End in sight for gold sector strike
The National Union of Mineworkers says it's optimistic the gold sector strike will end today.
JOHANNESBURG - The National Union of Mineworkers (NUM) says it's optimistic a strike by 80,000 workers in the gold sector will end today.
The Num members downed tools for higher wages on Tuesday demanding a basic wage of between R6,000 - R7,000.
Yesterday, the Chamber of Mines tabled a revised offer after the Num said it was willing to compromise.
The union's Lesiba Seshoka says negotiations went late into Thursday night, but a settlement had not yet been reached.
"We are still consulting with them, there is no decision yet, but we are quite hopeful that by the end of today we may have a decision."
The unions and the chamber have been engaged in wage negotiations for a number of months.
Analysts have warned that strikes will increase as the Rand weakens.
Last month, the Rand plummeted to its lowest level against the US Dollar in four years passing the R10.50 to the US Dollar mark though it has since strengthened to around R10.35.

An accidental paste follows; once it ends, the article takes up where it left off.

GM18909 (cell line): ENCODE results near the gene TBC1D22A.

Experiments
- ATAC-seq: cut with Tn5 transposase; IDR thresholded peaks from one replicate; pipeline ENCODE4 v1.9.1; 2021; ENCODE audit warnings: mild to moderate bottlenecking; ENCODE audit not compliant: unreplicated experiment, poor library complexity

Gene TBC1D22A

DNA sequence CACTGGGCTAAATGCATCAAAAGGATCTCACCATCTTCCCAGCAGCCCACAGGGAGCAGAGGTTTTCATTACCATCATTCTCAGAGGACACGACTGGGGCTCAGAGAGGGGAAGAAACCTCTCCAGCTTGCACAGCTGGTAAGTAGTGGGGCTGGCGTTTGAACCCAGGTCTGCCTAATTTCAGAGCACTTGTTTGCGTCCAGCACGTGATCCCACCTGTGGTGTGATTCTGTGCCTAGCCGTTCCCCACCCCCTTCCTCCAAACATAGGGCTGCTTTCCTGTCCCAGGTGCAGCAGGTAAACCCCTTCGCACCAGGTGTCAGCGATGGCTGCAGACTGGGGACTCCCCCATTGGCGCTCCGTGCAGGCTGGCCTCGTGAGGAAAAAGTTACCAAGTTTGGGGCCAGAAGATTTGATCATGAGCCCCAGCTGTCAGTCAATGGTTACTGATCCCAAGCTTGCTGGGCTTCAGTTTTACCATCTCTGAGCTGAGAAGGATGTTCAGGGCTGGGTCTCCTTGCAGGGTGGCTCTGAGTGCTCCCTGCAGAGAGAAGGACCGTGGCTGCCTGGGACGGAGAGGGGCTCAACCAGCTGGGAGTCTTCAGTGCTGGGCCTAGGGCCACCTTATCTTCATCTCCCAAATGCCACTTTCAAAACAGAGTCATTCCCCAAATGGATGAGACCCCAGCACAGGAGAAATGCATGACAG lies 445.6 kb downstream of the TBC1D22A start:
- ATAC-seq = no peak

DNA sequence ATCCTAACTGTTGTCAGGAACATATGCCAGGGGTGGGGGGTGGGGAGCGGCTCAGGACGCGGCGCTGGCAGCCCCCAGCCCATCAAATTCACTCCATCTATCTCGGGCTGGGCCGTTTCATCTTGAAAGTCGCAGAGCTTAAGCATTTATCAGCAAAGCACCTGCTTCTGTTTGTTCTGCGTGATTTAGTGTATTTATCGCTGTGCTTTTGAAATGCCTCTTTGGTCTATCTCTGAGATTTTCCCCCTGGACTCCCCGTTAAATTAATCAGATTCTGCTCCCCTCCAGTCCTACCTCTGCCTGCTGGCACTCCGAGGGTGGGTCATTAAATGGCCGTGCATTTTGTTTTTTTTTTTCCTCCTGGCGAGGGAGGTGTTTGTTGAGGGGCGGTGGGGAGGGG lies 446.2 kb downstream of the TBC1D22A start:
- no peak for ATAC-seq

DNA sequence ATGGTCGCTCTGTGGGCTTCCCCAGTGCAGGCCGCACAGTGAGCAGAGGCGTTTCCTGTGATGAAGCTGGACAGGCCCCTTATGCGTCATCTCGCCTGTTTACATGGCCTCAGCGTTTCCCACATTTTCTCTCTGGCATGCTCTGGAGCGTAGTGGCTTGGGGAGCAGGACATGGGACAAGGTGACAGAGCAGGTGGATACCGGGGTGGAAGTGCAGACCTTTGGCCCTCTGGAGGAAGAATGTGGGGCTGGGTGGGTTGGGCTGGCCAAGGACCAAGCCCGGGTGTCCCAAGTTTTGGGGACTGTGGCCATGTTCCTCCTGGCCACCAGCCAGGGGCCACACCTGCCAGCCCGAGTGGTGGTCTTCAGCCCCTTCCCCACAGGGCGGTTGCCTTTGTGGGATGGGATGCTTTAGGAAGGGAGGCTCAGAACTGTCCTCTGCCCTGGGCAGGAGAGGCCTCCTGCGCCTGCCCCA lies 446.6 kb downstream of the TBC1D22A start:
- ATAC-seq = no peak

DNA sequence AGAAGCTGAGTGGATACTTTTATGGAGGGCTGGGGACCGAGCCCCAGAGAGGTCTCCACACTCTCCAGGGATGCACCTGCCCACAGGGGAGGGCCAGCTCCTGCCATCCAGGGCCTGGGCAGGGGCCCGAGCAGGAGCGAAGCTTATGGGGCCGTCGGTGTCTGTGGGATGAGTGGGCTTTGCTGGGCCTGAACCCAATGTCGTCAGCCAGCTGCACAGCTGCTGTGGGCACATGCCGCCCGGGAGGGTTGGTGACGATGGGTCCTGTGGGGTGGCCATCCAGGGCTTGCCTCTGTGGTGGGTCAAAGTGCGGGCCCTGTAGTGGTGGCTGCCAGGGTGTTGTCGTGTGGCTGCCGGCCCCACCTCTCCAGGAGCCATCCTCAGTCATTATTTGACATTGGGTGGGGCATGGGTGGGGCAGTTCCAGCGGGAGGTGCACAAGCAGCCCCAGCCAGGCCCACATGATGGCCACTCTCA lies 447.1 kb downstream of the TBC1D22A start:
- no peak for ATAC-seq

STRIKES INCREASING ANNUALLY
Meanwhile, an expert agency on South Africa's labour relations says strike action has grown bigger and longer over the past five years and shows no signs of slowing down.
Andrew Levy of Andrew Levy Employment told delegates at the Mining Lekgotla in Sandton last week that strikes will continue to limit the country's productivity.
Levy said SA remained relatively strike free for the first 10 years after 1994, but since then, labour relations have deteriorated.
"Generally speaking, it goes down from the passage of the New Labour Relations Act, but round about 2003/2004, it begins to increase."
Levy says his agency expects more strikes this year and doesn't think the trend will slow down.
"The forecast shows a strong, steady and steep rise."
He warned that unless labour reform is implemented, the industry's landscape won't improve and the strikes will have an even worse effect.